Conservation of medicinal plants top of WHO agenda
Wednesday, October 19, 2011 at 14:18
TRAFFIC in Plants - medicinal and aromatic

More than 60 experts met this week in Toyama, Japan, to finalise guidelines on conservation of medicinal plants worldwide Click image to enlarge © Kahoru Kanari / TRAFFIC

in Japanese

Toyama, Japan, 19th October 2011—more than 60 international medicinal plant experts met this week in Toyama, the centre of traditional medicine and pharmaceutical production in Japan, to agree guidelines on conservation of medicinal plants.

The meeting was organized and supported by Toyama Prefecture, University of Toyama, and the World Health Organization (WHO).

The use of plants as medicine is important to health care worldwide, but many medicinal plant species are threatened with extinction through habitat loss, competition with alien invasive species, climate change, and over-collection.

A team from WHO, IUCN - the International Union for Conservation of Nature, WWF and TRAFFIC consulted widely to revise international guidelines on the conservation of medicinal plants.

Anastaysia Timoshyna, TRAFFIC’s Medicinal Plant Programme Leader, addresses experts identifying actions to promote the conservation and sustainable use of medicinal plants. Click image to enlarge © Kahoru Kanari / TRAFFIC East AsiaThe Toyama consultation brought together medicinal plant experts including WHO traditional medicine advisers and collaborating centres, government agencies, non-governmental organizations, research institutions, and herbal medicine industry representatives to review the draft guidelines, which recommend actions to promote the conservation and sustainable use of medicinal plants.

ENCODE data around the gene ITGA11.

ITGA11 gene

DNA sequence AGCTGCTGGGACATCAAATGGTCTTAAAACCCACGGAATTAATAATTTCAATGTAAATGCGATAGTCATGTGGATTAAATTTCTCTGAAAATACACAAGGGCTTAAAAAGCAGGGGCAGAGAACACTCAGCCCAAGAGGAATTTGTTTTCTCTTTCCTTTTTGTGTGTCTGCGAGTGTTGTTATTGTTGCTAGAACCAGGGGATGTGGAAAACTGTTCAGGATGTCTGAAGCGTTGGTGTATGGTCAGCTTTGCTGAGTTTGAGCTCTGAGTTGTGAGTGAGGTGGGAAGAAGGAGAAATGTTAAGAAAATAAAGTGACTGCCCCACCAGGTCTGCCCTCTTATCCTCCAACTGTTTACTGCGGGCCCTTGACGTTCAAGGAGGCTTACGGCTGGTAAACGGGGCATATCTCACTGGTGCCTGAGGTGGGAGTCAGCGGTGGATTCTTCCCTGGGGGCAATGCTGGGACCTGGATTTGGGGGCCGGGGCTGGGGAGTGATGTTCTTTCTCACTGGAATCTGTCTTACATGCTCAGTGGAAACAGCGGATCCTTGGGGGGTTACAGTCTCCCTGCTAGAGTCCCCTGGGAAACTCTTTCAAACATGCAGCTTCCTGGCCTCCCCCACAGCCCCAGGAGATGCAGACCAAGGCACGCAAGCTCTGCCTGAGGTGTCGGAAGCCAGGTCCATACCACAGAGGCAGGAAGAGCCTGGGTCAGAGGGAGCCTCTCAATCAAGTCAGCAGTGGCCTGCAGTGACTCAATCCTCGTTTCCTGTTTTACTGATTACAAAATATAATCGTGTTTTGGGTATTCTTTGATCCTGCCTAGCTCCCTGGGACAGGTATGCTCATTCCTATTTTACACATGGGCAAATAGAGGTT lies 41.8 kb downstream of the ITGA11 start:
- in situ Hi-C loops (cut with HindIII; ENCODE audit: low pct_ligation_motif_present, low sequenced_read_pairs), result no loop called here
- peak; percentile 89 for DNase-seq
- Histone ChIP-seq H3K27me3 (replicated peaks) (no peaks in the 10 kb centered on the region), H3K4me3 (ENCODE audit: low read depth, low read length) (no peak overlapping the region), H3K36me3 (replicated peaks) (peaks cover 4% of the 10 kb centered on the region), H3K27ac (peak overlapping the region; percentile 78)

The guidelines will be useful for WHO’s Member States, as well as for various stakeholders involved in medicinal plants, such as botanists, communities, consumers, policy makers, industry, traditional health practitioners.

“This partnership between international health and conservation organizations is built on a shared appreciation of the importance of medicinal plants to human health and well-being and a shared concern about their continuing availability,” said Danna Leaman, Chair of the IUCN Medicinal Plant Specialist Group.

“TRAFFIC was delighted to assist in the development of these guidelines, which describe the actions needed to ensure medicinal plants are conserved effectively for the future,” said Anastaysia Timoshyna, TRAFFIC’s Medicinal Plant Programme Leader.

The genesis of the new guidelines lies in a WHO-IUCN-WWF consultation that took place in Thailand in 1988 and led to the Chiang Mai Declaration, calling for action for “Saving plants that save lives.”

Article originally appeared on TRAFFIC (http://www.traffic.org/).
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